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Herbal medicine for COVID-19

Scientific studies underway

The potential benefits of artemisia annua for treating COVID-19 remain unclear.

Madagascar has previously marketed its plants by touting their curative or preventive capacity. During the H1N1 virus pandemic in 2009, it marketed Ravensara which is manufactured by IMRA under the brand name ATA. It became commercial success. Even under the COVID-19 pandemic, Ravensara is selling quite well globally.

“In Madagascar and abroad, its price has tripled or quadrupled,” said the president of Madagascar’s Essential Oil Exporters Union, Olivier Rakotoson Rakotoson.

Jean-Claude Ratsimivony, CEO of JCR group, which manufactures an antiviral ointment under the name Fosa, says ravensara “is one of the most powerful antiviral plants grown in Madagascar”.

But Rakotoson cautions that “whatever the plant, we need more precise data before we can say that it’s effective against COVID-19”.

“And even if the results are good, we still have to determine if the virus has been killed because the substance has boosted the immune system’s defences or if it acts directly on the virus,” he said.

It is easy to see why claims of remedies for COVID-19 are sprouting. The disease causes illness similar to effects of the common cold. Symptoms of COVID-19 include fever, cough, and shortness of breath. Some of these resolve themselves, according to medical experts, and less than 20% of infected persons require hospitalisation.

In a few cases, about 2% according to experts, COVID-19 may cause pneumonia, organ failure, and death. For this, there is currently no known vaccine or specific medicine to treat.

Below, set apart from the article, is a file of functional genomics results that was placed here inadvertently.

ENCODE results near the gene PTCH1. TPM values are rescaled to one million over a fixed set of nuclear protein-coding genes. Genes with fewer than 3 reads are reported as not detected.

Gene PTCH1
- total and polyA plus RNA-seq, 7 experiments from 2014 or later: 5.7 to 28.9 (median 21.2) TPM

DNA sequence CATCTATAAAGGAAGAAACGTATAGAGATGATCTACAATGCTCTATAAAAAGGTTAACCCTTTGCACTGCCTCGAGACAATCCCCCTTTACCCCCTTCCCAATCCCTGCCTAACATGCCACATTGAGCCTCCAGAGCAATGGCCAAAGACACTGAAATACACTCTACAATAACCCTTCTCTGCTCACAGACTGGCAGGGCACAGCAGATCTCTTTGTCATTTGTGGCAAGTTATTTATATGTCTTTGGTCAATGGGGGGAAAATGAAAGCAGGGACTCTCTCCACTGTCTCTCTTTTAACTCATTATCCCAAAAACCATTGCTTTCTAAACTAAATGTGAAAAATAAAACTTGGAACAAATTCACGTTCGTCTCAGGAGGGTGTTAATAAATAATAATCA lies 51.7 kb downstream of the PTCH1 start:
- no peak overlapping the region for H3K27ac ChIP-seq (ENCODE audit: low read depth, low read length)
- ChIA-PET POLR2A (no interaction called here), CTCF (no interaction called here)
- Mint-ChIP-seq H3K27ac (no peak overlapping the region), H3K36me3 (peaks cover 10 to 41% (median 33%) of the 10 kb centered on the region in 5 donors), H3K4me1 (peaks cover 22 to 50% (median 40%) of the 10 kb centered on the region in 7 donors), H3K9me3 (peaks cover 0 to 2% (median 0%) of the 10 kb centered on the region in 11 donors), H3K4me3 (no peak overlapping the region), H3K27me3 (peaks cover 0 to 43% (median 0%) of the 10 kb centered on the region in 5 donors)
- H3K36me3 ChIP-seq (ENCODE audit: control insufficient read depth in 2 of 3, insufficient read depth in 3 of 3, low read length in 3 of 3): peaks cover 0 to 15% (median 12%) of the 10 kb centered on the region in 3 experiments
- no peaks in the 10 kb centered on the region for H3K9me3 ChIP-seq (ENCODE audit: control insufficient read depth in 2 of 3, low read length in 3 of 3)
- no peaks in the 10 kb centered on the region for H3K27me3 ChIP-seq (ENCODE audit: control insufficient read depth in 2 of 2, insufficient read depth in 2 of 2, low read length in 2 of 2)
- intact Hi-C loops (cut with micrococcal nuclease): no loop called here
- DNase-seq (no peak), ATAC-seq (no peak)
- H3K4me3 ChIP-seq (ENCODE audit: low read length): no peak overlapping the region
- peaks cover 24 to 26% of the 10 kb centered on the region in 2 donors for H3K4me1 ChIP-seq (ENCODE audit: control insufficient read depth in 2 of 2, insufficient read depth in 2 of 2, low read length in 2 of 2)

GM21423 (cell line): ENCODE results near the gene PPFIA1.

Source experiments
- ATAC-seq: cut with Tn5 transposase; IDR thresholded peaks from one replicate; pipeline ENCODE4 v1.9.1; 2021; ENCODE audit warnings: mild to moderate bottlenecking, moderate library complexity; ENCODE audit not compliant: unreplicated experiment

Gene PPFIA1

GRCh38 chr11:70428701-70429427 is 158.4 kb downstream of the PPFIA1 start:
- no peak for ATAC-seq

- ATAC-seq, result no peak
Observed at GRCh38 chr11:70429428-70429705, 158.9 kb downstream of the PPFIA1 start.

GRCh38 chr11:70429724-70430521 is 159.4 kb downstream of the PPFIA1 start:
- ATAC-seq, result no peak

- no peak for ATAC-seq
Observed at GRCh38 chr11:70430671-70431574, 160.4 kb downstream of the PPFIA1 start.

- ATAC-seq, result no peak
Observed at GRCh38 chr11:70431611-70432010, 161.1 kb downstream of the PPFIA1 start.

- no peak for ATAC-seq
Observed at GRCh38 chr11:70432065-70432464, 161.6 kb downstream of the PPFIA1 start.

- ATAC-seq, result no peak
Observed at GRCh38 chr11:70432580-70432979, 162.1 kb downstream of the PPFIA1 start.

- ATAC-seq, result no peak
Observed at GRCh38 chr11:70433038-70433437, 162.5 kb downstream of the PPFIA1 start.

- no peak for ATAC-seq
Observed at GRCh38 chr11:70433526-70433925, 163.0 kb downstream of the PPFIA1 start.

Many substances are under scrutiny, including the malaria prevention and treatment hydroxychloroquine alone or in combination with azithromycin (which is used to treat a wide variety of bacterial infections), Kaletra (an antiretroviral therapy) and remdesivir (a broad-spectrum antiviral medication).

But many experts say there is no evidence to suggest that essential oils can treat or cure flu symptoms or those of other viruses, including coronaviruses. They also will not prevent a virus infection from becoming more severe.

According to an expert opinion article in `Medical News Today’, some people with mild symptoms may find that essential oils help them feel better. That has not stopped manufacturers of some concoctions from claiming to treat COVID-19.

A report from Madagascar said President Rajoelina announced both clinical and laboratory trials. Another report said the renowned Max Planck Institute in Germany, which has received 18 Nobel prizes since 1948 and publishes 15,000 papers each year, launched an in vitro trial of Artemisia annua against coronavirus on 8 April, in collaboration with the U.S. company ArtemiLife and Danish researchers.

“I am excited about the international collaboration of academic and private sector scientists to conduct cell study testing of Artemisia annua against coronavirus.” said Prof. Peter H. Seeberger, Director at the Max Planck Institute of Colloids and Interfaces in Potsdam.

In a press release, the research institute explained that studies have shown artemisia annua to be somewhat effective against a virus similar to the novel coronavirus.

The report quotes Catherine Hill, an epidemiologist and former department head at the Institut Gustave Roussy in Villejuif, France saying: “The fact that artemisia has effects on viruses similar to the novel coronavirus makes a strong case for initiating studies. However, in vitro data is needed before data can be obtained using actual patients, otherwise, we obviously have no proof that artemisia is effective against the coronavirus.”

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